The first covenant was not made without the sprinkling of blood, but it threw back the man behind death. If you do not obey, all is lost. (Jer. 34:16,20) If they did not obey, they must die; because they promised obedience and sealed the promise by being sprinkled with the blood. In the case of Abraham, God made a promise to him, and sealed it by passing between the pieces, by death. The question was raised by the law of righteousness among living men. There were various figures which intimated the necessity of death coming in, but obedience was the rule and consequently all was failure. Yet all through the principle was brought out—there must be blood. Now, under grace we see the whole putting away of sin. If we had died, judgment must have come on us. Christ coming into it, and bearing the judgment for us, we are free from the whole thing.
When God gave the covenant, He gave it this sanction—the sprinkling of blood. Aaron himself was not sprinkled with blood, typical of Christ, who needed not to be consecrated with blood Himself, but brought blood in for others.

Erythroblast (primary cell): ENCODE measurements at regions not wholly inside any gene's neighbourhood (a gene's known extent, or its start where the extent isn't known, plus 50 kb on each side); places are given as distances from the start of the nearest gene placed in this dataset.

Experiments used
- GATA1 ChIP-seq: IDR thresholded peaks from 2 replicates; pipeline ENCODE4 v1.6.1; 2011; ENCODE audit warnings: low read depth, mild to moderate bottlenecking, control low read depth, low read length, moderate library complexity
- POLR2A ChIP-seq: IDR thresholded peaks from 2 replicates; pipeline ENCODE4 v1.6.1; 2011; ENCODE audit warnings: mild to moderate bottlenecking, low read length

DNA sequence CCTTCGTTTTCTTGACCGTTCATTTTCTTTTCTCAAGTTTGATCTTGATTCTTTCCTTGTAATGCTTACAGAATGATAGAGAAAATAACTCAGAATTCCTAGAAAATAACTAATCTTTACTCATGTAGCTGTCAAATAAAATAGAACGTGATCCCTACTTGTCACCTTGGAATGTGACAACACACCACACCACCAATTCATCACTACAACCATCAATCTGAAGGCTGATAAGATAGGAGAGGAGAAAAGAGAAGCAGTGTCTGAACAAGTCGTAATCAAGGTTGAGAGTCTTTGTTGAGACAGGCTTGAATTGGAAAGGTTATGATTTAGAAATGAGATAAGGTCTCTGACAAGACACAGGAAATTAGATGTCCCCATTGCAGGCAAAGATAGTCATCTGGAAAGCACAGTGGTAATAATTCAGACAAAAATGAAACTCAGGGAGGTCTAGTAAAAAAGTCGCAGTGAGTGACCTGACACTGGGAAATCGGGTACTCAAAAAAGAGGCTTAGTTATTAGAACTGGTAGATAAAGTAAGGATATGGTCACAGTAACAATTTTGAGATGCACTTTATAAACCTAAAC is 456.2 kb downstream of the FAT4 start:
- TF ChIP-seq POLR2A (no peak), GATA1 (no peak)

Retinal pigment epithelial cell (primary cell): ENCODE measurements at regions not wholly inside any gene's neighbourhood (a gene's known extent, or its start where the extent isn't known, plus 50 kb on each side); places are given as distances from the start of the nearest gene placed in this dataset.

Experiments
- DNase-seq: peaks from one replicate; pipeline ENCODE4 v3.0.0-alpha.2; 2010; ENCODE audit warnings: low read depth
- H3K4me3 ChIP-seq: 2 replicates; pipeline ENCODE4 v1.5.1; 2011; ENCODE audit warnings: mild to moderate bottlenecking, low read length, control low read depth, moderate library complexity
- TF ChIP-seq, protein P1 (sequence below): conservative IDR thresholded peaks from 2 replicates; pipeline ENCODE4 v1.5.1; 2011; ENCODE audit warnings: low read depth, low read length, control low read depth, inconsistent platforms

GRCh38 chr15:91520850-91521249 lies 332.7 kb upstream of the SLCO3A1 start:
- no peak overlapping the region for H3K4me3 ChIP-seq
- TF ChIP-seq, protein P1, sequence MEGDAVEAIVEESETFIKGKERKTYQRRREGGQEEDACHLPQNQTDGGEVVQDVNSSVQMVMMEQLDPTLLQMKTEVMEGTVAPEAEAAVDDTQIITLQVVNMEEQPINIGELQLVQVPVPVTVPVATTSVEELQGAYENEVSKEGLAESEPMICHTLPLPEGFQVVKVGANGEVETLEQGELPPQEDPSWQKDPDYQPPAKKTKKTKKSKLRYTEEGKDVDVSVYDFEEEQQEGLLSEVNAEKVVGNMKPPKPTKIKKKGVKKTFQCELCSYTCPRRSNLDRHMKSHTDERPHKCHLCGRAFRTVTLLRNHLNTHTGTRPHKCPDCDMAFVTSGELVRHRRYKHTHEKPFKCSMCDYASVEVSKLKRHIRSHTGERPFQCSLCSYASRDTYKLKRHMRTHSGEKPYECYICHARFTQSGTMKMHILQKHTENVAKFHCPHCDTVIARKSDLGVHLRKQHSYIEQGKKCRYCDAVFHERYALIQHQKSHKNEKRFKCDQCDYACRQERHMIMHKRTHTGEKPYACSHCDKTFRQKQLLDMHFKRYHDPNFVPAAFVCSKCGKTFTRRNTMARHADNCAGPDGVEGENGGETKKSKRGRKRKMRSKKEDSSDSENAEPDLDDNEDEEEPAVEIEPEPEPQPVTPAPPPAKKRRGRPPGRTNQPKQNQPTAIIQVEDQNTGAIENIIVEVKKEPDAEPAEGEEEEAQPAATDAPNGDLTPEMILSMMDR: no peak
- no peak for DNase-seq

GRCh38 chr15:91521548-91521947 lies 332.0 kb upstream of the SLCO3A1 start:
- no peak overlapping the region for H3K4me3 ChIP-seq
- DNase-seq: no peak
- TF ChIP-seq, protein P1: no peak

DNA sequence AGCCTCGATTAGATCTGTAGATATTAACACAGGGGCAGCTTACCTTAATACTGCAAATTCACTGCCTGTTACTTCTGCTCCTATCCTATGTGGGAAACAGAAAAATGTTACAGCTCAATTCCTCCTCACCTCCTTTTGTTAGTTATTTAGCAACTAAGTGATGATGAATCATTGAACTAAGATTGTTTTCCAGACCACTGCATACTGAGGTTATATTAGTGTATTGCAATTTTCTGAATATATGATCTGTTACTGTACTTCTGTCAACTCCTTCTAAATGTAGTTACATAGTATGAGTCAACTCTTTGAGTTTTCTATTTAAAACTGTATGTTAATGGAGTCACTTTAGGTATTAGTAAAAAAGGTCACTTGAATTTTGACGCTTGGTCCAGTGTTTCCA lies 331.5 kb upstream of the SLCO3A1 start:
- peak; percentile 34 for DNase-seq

Then you get the sprinkling of vessels—not for forgiveness, but for cleansing. “Almost all things under the law are purged with blood,” (not all things are purified with blood,) because there is a purifying with water not connected with blood shedding. Out of His side came blood and water, representing the effectual grace of expiation and purifying. You could not have man morally purified without death; you must have death. Out of a dead Christ the water flows. Water signifies cleansing by the Spirit with the word. But there must be death—not the cleansing of the living old man; the old man is put to death—I do not own him alive, but there is something belonging to you (your members on the earth) to be mortified and kept in death. The ground is laid for purifying by the blood of the heifer, which was sprinkled seven times before the door of the tabernacle; but water is the figure used for cleansing, viz., “washing of water by the word.” “Ye are clean through the word which I have spoken unto you.” Reckon yourselves to be dead and to have the power of life in Christ. I have neither life nor righteousness out of Christ. I have nothing out of Him. If I look for water to purify, or anything, it must be by death I get it; then there must be faith. If I look at myself as a living man in the world, I find my will working; then I am not really dead. If I set myself to enquire, I am not walking in faith. I am told to reckon myself dead—that is faith. You cannot mortify your members till you can say, I am dead. If the old man is not dead, it is sin. There was no putting away of sin but by death itself—taking life. “Without shedding of blood is no remission”—not sprinkling here; you must have the applying the punishment to the One who takes the sin. In the remission of sin is involved the whole of God’s character, majesty, glory. If God does not deal with sin as sin, there is no righteousness—it is indifference. There must be suffering for the sin; then as to death, I am clear of it.